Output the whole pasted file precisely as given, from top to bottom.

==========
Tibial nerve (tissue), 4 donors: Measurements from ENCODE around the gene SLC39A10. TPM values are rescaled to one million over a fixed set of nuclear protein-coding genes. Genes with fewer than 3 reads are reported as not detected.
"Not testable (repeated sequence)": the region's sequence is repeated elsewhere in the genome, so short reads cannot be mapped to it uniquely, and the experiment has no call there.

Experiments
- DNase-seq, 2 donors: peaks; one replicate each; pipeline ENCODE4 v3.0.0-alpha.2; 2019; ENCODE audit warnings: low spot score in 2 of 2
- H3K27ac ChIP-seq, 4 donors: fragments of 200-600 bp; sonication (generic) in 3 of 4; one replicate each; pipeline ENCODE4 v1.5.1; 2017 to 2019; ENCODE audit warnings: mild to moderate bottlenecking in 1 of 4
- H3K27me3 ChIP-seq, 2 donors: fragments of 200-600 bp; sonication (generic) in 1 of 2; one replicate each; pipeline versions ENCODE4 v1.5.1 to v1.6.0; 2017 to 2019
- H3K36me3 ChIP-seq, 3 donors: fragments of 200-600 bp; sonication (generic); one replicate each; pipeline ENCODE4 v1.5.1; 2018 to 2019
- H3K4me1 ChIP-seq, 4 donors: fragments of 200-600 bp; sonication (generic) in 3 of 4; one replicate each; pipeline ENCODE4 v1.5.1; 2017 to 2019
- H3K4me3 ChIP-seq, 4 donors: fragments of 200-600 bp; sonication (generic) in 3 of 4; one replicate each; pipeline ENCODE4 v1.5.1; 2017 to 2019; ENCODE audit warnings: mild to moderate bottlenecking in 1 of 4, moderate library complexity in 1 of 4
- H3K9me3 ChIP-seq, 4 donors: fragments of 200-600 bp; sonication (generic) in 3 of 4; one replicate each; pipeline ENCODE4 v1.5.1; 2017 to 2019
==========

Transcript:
Tibial nerve (tissue), 4 donors: Measurements from ENCODE around the gene SLC39A10. TPM values are rescaled to one million over a fixed set of nuclear protein-coding genes. Genes with fewer than 3 reads are reported as not detected.
"Not testable (repeated sequence)": the region's sequence is repeated elsewhere in the genome, so short reads cannot be mapped to it uniquely, and the experiment has no call there.

Experiments
- DNase-seq, 2 donors: peaks; one replicate each; pipeline ENCODE4 v3.0.0-alpha.2; 2019; ENCODE audit warnings: low spot score in 2 of 2
- H3K27ac ChIP-seq, 4 donors: fragments of 200-600 bp; sonication (generic) in 3 of 4; one replicate each; pipeline ENCODE4 v1.5.1; 2017 to 2019; ENCODE audit warnings: mild to moderate bottlenecking in 1 of 4
- H3K27me3 ChIP-seq, 2 donors: fragments of 200-600 bp; sonication (generic) in 1 of 2; one replicate each; pipeline versions ENCODE4 v1.5.1 to v1.6.0; 2017 to 2019
- H3K36me3 ChIP-seq, 3 donors: fragments of 200-600 bp; sonication (generic); one replicate each; pipeline ENCODE4 v1.5.1; 2018 to 2019
- H3K4me1 ChIP-seq, 4 donors: fragments of 200-600 bp; sonication (generic) in 3 of 4; one replicate each; pipeline ENCODE4 v1.5.1; 2017 to 2019
- H3K4me3 ChIP-seq, 4 donors: fragments of 200-600 bp; sonication (generic) in 3 of 4; one replicate each; pipeline ENCODE4 v1.5.1; 2017 to 2019; ENCODE audit warnings: mild to moderate bottlenecking in 1 of 4, moderate library complexity in 1 of 4
- H3K9me3 ChIP-seq, 4 donors: fragments of 200-600 bp; sonication (generic) in 3 of 4; one replicate each; pipeline ENCODE4 v1.5.1; 2017 to 2019